Category Archives: the senses

Clothes and character : does fashion matter?

Blogging Inspiration and Regency clothes

AI generated picture of three cats dressed in historical costume.

AI generated image by GrumpyBeere at Pixabay

Joanna recently blogged about blogging, and where we could find inspiration. All very helpful but I envy the fact that, as an historical novelist, she has photographs to share from costume exhibits at the museums she has visited.

Lovely dresses, shoes, uniforms as well as what her characters wore beneath them. So much fascinating detail to write about.

Regency fashion is such an important part of the pleasure in reading books set in an era when clothes and character are inextricably linked.

As someone who has always written contemporary novels – and with a very low personal fashion threshold – I tend to find dressing my characters a bit of a challenge. Continue reading

Nourishment for the Soul (but no escaping literature)

Today I am calm, relaxed. I wanted to share that with you.

The reason?

I have just returned from a few days touring the Highlands. The North Coast 500 to be exact. And what has this to do with writing, you may ask? Well, it does us all good to get away from the desk occasionally, to be inspired by new locations, different ways of life.

Nourishment for the soul

Continue reading

Hearing the Soundtrack of your Novel

hearing and writingMy discovery of the week:  hearing is a crucial sense. A novel needs a soundtrack just as much as any movie does.

I’ve always known that the sense of smell is important when I imagine the worlds of my novels.

But I’d never previously thought much about sound, though I savour it enormously in other people’s writing. (There may even be another blog on that!) I think I did put it in, mostly. Well, a bit. And not just conversation, either.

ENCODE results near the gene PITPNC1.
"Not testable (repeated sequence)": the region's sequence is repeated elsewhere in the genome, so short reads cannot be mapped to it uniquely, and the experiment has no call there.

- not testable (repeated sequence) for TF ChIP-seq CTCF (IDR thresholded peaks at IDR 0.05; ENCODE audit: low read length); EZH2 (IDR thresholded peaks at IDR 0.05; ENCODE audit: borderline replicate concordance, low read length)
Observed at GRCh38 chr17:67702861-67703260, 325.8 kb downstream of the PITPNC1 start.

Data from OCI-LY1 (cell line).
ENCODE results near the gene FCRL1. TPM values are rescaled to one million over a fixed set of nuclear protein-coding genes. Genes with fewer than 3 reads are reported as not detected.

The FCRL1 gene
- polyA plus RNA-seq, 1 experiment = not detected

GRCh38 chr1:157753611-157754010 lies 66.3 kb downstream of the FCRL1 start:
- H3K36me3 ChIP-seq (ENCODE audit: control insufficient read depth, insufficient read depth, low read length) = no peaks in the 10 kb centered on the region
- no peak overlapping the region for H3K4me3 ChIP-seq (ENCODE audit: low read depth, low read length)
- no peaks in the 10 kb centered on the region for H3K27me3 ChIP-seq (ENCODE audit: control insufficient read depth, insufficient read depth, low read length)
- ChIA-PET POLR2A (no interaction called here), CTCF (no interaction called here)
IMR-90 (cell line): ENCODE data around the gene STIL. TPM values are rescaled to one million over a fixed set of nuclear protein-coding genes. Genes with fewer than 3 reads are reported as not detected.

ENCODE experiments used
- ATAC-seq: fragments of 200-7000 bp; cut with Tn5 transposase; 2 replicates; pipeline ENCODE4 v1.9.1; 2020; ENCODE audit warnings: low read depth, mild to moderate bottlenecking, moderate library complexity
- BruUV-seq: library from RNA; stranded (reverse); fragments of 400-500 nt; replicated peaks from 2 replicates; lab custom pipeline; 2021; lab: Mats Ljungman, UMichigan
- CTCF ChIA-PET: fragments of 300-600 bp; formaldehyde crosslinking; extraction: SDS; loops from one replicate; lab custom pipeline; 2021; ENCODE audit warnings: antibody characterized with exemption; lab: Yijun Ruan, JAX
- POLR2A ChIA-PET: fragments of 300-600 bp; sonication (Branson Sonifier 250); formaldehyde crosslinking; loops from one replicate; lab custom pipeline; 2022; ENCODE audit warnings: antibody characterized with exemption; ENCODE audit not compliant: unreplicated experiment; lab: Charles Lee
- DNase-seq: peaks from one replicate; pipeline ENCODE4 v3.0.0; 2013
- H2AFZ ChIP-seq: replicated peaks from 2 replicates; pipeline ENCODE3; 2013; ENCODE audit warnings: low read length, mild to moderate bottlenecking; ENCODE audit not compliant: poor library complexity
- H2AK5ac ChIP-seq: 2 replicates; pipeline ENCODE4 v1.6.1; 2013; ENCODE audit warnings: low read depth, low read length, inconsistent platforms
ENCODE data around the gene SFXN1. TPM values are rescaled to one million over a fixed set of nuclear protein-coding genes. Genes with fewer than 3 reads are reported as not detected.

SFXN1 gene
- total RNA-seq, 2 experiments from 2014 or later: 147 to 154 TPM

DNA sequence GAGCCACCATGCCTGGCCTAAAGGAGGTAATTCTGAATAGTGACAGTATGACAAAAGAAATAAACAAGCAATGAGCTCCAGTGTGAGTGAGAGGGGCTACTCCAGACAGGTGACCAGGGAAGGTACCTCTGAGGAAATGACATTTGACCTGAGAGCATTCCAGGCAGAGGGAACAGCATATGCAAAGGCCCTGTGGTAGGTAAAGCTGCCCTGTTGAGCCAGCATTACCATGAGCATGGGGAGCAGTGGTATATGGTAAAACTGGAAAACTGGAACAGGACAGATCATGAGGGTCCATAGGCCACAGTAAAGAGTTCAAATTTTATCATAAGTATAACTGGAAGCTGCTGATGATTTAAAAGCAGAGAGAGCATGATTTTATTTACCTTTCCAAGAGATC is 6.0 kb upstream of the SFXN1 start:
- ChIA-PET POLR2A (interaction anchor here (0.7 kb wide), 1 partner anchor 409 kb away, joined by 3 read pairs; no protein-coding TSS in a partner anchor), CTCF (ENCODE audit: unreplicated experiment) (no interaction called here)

But somehow I’d forgotten when it came to my latest novel. So over these last few days I’ve been on a roller coaster of exploration and experiment – and revision! Continue reading

Repel the Night Tigers, Despatch from London

Hayley Mills repels night tigerThis blog is about ways I’ve found to repel the night tigers we’re facing in the UK right now.

Do you remember Pollyanna? She was the irritating kid who played the Glad Game, no matter how dire things were. When she wanted a doll but got crutches from a Christmas present Lucky Dip, her father told her to be glad she didn’t need them. What would he say about night tigers?

It’s been a bad time. Angry young men killing people, claiming the justification of their faith. Politicians politicking pointlessly but with some nasty campaign tactics. Horrible racist backlash in places. Furious partisan insults on social media. Vile.

Yet there are good people and great things in the world and some seriously funny ones, too. I’m hugging them close. Here’s how. Continue reading

How Smell Evokes Memory and Emotion

smell evokes memory with oranges and fire

When I was a child, Christmas was the smell of oranges and cigars and the Christmas tree, resinous and strange.  Put any two of them together and it still bounces me right back into the past, bringing with it firelight, the bustle of friendly company, a sense of holding my breath in excitement. Smell is the first route by which I recall emotion.

Why smell evokes memory : the science bit

There is a reason for this, I find. Olfactory neurones in the upper part of the nose generate an impulse which signals the limbic system, that part of the brain which controls not only memory but also emotion, mood and behaviour.  Supposedly, this is one of the most primitive parts of the brain.

Smell — the fallen angel of senses?

Apparently, Helen Keller called smell “the fallen angel of the human senses” because we don’t use it any more to tell us there’s a tiger in the area. And I agree that we live in an intensely visual age, with more communication illustrated than ever before.

smell evokes memory when couples kissBut we do still smell food that has gone off.

And, even more important to the romantic novelist, smell is an important part of sexual attraction. Continue reading